Hydroponics vs. Climate Change – Part 2: Land of the Lost Food…

     It’s us versus the world. We’ve poisoned, polluted, attacked, neglected, and abused the planet almost as long as we’ve existed upon it. Eventually, the planet started to change and fight back. We’re like the schoolyard bullies who are finally experiencing what it’s like when someone fights back with a vengeance. We need to change our ways, repair the damage that is able to be repaired, and slow down the damage that is irreparable. Climate change has become Earth’s defense mechanism. It’s a coping strategy against our abusive behavior and our passive attitude towards its well being.

     In the past, one of the most important aspects of the agricultural sector was suitable land for the growing of crops. Suitable, as in the quality of land and soil, as well as in the amount of quality space available. As mentioned previously, one of the most negative effects of climate change is the destruction of suitable land for crops.

     Longer and more intense heat waves will lead to more excessive droughts. This in turn damages the quality of the land and requires more water usage (if the land itself is salvageable to begin with). The extreme, lengthy heat can sometimes damage the land beyond repair. Extremely arid climates will become more arid and have even less chance of sustaining crops. Other regions will experience insane amounts of rainfall and severely damaging floods, once again, damaging the little bit of suitable land so it cannot be used.

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     Also, regardless of climate change, our population keeps increasing at rapid rates. This means more land is being used up for places for people to live. This takes away more suitable crop land. The constant population explosion also causes more food to be required, but there’s less land available for said food. The destruction of land (through climate change and population) will also decrease quality land that could be used for pastures and feed supplies, which means less food for livestock, which means less livestock, which means even less food when even more is required.

     The extreme intensity and destructive nature of vicious storms is on the rise too. This is directly a result of climate change. These storms also cut short growing and harvest seasons and damage suitable land as well.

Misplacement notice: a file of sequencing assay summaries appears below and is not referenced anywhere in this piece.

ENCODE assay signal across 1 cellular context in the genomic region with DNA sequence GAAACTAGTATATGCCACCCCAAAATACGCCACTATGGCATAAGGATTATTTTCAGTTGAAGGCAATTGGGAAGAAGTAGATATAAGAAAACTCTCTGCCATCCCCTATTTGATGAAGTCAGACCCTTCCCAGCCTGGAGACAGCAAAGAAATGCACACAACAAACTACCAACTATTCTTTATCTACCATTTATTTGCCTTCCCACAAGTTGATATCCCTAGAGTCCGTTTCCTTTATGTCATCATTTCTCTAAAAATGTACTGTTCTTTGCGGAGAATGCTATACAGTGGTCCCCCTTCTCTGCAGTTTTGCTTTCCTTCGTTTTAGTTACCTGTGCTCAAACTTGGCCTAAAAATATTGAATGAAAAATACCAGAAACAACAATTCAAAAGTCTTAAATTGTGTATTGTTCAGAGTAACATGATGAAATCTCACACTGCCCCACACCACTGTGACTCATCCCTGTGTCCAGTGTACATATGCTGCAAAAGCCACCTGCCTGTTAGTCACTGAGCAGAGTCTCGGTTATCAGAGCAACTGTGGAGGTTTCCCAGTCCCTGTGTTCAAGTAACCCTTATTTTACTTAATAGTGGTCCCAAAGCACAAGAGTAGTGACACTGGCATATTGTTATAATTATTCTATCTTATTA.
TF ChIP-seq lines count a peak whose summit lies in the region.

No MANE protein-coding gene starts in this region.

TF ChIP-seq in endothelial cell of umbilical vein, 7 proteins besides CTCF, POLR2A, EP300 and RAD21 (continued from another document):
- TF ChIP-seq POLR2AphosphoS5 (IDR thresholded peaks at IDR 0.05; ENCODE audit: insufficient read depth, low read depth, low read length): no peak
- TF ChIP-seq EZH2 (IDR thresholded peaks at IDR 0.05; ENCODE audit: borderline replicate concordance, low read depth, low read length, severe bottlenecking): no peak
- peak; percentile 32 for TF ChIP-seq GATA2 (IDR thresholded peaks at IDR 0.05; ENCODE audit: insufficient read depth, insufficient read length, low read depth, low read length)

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     Hydroponics can be climate change’s kryptonite. (https://www.nbcconnecticut.com/news/local/Hydroponics-Could-Offer-Solution-for-Climate-Change-Effects-on-Farming-509601141.html)

     Hydroponics can be grown in rural AND urban environments. Whether it’s a small setup for personal use, a large greenhouse for mass consumption, or even vertical setups in giant urban skyscrapers, the growing can be done basically anywhere and by anyone. So even if we’ve damaged the Earth too much so as to not be able to reverse the extreme changes in weather, we can at least not be completely reliant on “suitable land” in order to produce food for us and the rest of the world. (https://www.dw.com/en/feeding-the-world-of-the-future-is-hydroponics-the-answer/g-43838731)

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     This also means that more land is available to house our ever-increasing population, as well as leaving quality pasture land to be used as pastures. Being able to feed livestock without sacrificing crop land will also increase the food required to feed the obscene amount of people that inhabit this planet.

     Hydroponics can also recycle the majority of the water they use, which means that they can end up using only around 10% of the water that conventional farms use. This means that less water goes to waste so it can be used in other important ways. It also means that if (or unfortunately more than likely when) climate change causes irreversible damage to our natural water supplies, less of it will be required for us to survive and thrive. Using less water for crops also hopefully allows for more water to stay where it should be – which allows fish and other water-based creatures to thrive. Once again, allowing more quality food for consumption.


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